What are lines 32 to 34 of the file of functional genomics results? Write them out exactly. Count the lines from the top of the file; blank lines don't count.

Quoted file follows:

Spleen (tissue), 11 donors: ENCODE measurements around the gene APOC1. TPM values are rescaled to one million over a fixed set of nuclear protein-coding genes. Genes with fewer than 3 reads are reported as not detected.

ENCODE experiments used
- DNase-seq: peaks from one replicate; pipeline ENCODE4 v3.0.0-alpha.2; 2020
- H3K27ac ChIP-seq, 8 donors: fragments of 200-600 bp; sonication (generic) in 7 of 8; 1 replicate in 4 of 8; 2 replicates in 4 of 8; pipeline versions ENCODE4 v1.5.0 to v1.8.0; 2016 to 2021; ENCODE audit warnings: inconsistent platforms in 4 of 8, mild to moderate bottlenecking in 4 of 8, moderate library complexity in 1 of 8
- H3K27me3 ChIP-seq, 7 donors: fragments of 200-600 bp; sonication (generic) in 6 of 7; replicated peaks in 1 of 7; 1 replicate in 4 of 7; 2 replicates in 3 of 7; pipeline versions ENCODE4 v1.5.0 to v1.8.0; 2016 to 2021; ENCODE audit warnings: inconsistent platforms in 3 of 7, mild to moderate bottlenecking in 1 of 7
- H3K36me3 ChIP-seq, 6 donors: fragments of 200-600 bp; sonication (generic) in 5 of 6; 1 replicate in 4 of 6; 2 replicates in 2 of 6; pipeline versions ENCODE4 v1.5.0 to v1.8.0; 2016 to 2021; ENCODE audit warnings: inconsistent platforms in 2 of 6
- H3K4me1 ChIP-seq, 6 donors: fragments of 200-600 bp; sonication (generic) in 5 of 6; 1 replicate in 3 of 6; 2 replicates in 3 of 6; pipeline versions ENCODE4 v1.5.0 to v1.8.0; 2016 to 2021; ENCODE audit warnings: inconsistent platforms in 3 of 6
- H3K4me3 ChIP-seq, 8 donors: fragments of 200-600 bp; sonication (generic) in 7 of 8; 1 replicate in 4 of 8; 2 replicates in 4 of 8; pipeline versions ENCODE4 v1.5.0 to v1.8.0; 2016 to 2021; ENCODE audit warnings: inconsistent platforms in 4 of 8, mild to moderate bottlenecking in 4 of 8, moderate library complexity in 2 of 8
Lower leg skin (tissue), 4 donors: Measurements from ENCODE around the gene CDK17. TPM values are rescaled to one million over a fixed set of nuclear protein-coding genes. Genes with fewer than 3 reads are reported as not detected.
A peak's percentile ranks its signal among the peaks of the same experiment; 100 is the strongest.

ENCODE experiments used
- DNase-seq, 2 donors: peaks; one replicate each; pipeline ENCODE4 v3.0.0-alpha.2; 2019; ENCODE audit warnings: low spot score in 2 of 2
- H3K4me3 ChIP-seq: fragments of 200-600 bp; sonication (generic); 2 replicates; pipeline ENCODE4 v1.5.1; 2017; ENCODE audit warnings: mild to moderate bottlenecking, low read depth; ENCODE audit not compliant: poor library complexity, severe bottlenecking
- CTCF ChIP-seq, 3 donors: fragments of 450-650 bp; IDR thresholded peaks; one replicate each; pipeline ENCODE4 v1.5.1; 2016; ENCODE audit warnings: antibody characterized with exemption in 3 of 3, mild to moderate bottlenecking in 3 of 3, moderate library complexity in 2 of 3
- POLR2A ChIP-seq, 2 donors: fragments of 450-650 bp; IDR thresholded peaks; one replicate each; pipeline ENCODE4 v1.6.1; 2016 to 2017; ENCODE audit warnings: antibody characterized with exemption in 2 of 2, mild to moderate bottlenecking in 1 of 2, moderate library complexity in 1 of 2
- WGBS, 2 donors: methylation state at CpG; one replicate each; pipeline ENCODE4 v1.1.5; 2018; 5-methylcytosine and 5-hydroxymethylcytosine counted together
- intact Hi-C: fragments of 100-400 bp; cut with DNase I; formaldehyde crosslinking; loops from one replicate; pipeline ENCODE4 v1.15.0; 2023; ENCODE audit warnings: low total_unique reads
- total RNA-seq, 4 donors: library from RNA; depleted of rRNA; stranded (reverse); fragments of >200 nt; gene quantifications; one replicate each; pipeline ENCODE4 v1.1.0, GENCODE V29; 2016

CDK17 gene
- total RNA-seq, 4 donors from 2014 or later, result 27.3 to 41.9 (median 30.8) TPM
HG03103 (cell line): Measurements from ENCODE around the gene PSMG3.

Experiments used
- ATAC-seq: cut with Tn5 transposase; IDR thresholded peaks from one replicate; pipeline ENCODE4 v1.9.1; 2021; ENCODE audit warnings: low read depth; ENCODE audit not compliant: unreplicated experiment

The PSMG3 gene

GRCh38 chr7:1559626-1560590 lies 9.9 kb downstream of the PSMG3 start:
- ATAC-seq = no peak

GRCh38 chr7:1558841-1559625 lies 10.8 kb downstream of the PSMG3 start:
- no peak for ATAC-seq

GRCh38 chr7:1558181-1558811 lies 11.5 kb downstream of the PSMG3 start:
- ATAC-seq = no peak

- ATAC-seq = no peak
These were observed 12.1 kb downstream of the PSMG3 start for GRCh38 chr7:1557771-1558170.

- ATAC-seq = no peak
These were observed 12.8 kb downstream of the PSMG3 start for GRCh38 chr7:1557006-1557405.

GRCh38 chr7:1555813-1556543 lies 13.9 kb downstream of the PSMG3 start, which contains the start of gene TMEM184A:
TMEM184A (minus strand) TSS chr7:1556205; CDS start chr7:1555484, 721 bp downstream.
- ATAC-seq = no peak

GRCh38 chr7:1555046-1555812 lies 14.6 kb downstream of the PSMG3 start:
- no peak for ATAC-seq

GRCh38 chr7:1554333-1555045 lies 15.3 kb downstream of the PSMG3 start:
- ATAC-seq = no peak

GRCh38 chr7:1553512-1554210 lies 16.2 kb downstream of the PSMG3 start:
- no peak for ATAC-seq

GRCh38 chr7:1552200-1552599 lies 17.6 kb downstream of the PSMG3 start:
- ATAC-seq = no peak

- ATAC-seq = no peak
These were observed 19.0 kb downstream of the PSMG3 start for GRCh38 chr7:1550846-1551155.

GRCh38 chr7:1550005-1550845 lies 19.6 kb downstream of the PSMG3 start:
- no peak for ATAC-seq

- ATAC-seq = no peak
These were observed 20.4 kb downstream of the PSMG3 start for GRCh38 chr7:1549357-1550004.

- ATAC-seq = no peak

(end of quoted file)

These were observed 12.1 kb downstream of the PSMG3 start for GRCh38 chr7:1557771-1558170.

- ATAC-seq = no peak
These were observed 12.8 kb downstream of the PSMG3 start for GRCh38 chr7:1557006-1557405.